Here's the inside scoop from experts at four companies: doxo, Boeing, Redfin and Microsoft.

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Seattleites are well known for our casual, relaxed approach to almost everything — especially attire. Look around and you’ll see an abundance of jeans, T-shirts and baseball hats. We also wear socks with sandals. And fleece — lots and lots of fleece.

While this laid-back Northwest style works well in our rainy weather, it can cause confusion and anxiety when deciding what to wear for a job interview. This is especially true in the technology industry (in which a huge number of Seattleites work), where companies range from small startups to multibillion-dollar global corporations, and office attire can include everything from shorts to suits.

To break through some myths and uncover truths about what’s considered appropriate interview attire in the local tech industry, I got the inside scoop from experts at four companies: doxo, Boeing, Redfin, and Microsoft.

Appropriate interview attire differs, depending on company culture, size, job type and level. Smaller tech companies in the region tend to have more relaxed attire expectations. “I’m not a stickler for any specific dress code,” says Steve Shivers, co-founder and CEO of doxo, a tech startup based in Pioneer Square with about 30 employees. “Attire is a far lower priority to us than fit within our overall culture, but we do expect that interview attire shouldn’t be a distraction. Candidates should wear simple, neat attire to a job interview.”

On the other end of the spectrum, Boeing has more than 150,000 employees, and work attire is based on job type rather than company culture. “There is no official dress code at Boeing, but as a large corporation we’re more conservative overall than a startup,” says Donna Defreece, Boeing HR generalist.

“We have every type of work situation, and attire is based on [the] particular job,” she says. “Where a mechanic would wear jeans and a T-shirt to work, an executive might wear a suit. Similarly, appropriate interview attire will vary by job position and level.”

Tip: One outfit isn’t appropriate for every interview. Research the company’s culture to determine whether work attire tends to be conservative and formal or casual and relaxed. Consider the job type and level to help you decide on the most appropriate interview outfit.

Customer-facing jobs usually require more polished-looking clothes. At Redfin, a midsize technology-powered real estate brokerage, there is no dress code; what employees wear to work is about as varied as the personalities and interests of those who work there. But for customer-facing positions, polished business-casual attire is much more typical than jeans and T-shirts.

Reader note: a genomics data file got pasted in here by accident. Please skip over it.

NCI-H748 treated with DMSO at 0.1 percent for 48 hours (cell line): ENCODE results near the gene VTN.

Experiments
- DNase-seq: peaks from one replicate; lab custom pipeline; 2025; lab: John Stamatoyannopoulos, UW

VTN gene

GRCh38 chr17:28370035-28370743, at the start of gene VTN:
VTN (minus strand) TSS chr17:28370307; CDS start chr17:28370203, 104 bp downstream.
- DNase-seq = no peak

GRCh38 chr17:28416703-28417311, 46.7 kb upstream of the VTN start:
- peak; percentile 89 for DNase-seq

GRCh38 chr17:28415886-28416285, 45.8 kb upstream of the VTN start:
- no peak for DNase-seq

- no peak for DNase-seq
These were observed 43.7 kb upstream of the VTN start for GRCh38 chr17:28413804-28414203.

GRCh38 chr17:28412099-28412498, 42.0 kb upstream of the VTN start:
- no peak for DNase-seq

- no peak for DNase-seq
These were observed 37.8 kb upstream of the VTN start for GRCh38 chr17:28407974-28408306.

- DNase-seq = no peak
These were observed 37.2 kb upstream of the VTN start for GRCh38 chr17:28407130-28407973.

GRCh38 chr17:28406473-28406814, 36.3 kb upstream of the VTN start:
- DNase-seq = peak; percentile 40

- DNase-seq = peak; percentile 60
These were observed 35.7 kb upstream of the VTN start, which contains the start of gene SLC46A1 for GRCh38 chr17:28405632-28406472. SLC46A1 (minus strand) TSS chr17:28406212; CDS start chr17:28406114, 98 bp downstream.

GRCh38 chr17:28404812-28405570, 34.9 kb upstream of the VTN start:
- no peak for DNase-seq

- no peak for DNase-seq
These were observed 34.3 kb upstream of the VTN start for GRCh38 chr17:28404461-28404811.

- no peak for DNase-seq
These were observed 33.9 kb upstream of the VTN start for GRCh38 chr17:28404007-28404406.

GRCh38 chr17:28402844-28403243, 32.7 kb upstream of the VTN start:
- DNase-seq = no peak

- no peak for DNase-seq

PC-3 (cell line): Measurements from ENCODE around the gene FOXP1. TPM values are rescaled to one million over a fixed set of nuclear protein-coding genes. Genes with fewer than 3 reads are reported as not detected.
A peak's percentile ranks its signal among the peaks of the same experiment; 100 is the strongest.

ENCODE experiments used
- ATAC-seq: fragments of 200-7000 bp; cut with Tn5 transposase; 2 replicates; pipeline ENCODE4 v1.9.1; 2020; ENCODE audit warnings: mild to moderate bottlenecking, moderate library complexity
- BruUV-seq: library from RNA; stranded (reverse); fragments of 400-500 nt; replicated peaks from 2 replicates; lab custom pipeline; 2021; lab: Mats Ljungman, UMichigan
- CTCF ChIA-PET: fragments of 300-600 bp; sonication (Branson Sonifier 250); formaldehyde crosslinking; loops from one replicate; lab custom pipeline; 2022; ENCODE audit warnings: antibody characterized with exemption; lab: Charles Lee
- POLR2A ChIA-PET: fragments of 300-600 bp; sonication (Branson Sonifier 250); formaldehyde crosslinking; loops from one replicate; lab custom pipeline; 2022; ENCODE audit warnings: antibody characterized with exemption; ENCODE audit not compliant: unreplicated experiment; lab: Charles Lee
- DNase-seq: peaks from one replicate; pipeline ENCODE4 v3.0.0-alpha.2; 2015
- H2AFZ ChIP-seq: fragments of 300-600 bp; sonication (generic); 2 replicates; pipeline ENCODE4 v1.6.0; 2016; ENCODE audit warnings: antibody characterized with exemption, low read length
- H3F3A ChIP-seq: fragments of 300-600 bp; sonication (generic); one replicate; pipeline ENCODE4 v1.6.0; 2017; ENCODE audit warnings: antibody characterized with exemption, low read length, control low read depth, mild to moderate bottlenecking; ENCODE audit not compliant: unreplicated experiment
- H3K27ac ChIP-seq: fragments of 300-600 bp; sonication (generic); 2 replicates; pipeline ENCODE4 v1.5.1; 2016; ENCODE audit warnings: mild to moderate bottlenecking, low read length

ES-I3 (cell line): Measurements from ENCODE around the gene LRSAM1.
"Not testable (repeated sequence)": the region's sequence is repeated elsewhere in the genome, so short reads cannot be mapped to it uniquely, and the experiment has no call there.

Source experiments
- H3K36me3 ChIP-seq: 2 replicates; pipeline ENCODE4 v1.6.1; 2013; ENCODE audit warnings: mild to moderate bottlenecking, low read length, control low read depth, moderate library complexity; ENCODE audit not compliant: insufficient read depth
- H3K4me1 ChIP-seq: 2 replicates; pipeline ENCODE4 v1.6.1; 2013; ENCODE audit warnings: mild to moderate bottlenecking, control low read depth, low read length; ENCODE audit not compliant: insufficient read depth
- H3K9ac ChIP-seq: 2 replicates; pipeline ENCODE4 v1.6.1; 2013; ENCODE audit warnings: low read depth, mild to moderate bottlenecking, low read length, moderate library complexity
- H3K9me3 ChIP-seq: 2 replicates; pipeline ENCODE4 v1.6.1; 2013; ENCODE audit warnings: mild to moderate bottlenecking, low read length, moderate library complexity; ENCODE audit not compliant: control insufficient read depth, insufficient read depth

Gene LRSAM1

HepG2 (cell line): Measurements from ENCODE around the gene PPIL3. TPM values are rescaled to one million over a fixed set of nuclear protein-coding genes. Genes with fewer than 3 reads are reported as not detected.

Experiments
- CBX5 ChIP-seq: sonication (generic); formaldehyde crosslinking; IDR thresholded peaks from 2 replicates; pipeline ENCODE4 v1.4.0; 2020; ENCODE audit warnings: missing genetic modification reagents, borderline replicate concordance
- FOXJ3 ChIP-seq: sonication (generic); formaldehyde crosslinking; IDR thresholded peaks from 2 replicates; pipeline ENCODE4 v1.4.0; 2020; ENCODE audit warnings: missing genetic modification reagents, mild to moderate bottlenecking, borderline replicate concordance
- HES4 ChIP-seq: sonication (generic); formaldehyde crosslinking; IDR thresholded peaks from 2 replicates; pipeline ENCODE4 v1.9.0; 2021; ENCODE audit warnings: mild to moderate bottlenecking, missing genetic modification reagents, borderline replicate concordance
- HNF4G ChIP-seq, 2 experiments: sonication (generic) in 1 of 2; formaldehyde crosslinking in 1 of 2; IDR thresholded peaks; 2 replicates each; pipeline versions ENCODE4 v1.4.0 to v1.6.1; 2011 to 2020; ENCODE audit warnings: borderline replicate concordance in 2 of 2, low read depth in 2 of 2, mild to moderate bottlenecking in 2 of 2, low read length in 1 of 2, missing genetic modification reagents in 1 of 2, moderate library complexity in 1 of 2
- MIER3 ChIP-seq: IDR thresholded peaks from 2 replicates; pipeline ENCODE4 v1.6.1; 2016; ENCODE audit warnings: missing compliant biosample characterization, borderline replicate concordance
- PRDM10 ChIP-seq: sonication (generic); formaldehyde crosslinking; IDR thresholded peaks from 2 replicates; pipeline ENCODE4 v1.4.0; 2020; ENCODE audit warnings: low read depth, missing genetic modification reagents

“For job interviews, attire almost doesn’t matter at all unless the outfit is so wildly inappropriate that it creates a distraction,” said Jani Strand, vice president of communications at Redfin. “But if a candidate is interviewing for a position where he or she will be interacting with people in the community or with other companies, then looking professional is important.”

Tip: In a job that requires interacting with the public or customers, your attire needs to instill confidence in your skills. Your outfit choice for the interview should convey the same to a hiring manager. Choose something professional-looking.

Skills, attitude and experience will always trump attire. Microsoft is a company known for employees who emulate the casual Pacific Northwest style in their work wardrobe. In the summer you’ll see shorts, T-shirts and flip-flops; in the winter, most employees wear jeans and fleece.

“At Microsoft, we focus on a candidate’s skill set rather than their wardrobe,” says Raquel Garcia, staffing consultant at Microsoft. “Interview candidates should wear what they feel most comfortable and confident in. This may be a suit or shorts and flip-flops — however you bring your ‘A’ game. We want you to be comfortable in whatever attire makes you shine and do your best.”

Tip: Worry less about your outfit and focus more on preparing for the job interview discussion. As Garcia notes, “The most important aspect of your job interview is showcasing what you can do, and how you can contribute to the company and to the company’s goals.”

Lisa Quast is the founder of Career Woman, Inc., and the author of the book Secrets of a Hiring Manager Turned Career Coach. Email her at